AP Biology class blog for discussing current research in Biology

Tag: telomerase

Will Scientists Crack the Impossible Code of Human Anti-Aging?

Have you ever wondered why humans age? Why we can’t stay alive forever? Or is it even possible to? According to a recent article from Scientific American, scientists are actively researching what lifestyle choices and diets can lead to a longer life.

Firstly, before we dive into that, let me explain why the article says we age and what causes cells to lose their ability to regenerate. The article says that cells are constantly being damaged in our body, from UV rays to poor nutrition, which causes them to regenerate to become healthy again. Regenerating cells divide into new healthy ones by making copies of their chromosomes, which contain DNA. But this is where the aging process begins. Each time a cell divides, the end or caps of the chromosome, called telomeres, shrink, and when they become too short, the cells cannot divide further. This cell state is called senescence. This state of the cell is dangerous, so we secrete chemicals to activate our immune system and eliminate them, but when our body does not destroy them, they cause neighboring cells to go into this state as well. If the senescence cells keep spreading to their neighbors, the body and brain work slower, causing our body to deteriorate, become susceptible to disease, and die.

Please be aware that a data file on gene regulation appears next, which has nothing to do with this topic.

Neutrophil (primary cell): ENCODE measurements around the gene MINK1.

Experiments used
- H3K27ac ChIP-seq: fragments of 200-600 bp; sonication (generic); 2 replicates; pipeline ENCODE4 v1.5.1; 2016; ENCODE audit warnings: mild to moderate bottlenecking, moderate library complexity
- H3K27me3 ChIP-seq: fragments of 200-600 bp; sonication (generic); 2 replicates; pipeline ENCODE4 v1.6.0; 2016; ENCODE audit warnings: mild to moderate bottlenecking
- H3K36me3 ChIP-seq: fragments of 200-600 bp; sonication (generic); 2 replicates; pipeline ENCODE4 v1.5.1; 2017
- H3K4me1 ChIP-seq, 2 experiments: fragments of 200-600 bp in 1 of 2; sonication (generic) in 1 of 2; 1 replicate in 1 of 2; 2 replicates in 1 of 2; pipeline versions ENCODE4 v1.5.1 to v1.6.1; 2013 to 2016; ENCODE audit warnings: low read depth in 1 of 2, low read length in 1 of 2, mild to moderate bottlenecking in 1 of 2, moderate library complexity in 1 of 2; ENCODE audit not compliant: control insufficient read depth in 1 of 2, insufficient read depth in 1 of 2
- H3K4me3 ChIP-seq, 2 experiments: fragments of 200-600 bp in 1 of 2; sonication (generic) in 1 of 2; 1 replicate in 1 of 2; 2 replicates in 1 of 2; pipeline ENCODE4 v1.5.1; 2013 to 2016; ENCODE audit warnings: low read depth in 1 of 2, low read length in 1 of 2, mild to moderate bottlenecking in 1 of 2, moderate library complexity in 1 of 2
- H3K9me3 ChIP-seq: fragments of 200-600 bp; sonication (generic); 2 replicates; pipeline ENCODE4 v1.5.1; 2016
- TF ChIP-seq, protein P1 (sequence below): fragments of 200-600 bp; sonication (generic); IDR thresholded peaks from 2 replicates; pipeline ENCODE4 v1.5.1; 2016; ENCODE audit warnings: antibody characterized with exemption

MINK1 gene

This is where the scientists come in! According to the article, experts often believe in the popular disposable soma theory. This theory indicates that our bodies have limited lifetime energy and that humans use a good amount of it to do reproductive functions. So, if you choose not to reproduce, you could live a longer life. Is that not a hard choice? Children or a longer life? I know I wish there could be a happy medium! But, according to experts, if people try to reach a compromise, they risk mutations and major issues in decedents. Therefore, it is hard to combat the aging of humans from this perspective, not only for ethical reasons but also on the subject of time. In an article by Antonello Lorenzini, he states that time and environmental pressures cause constraints for us to repair damaged cells and reproduce in the limited window we have. Therefore, we as humans must maximize the time and energy we have as it is imperative for our aging process not to slow down at an earlier stage of our lives.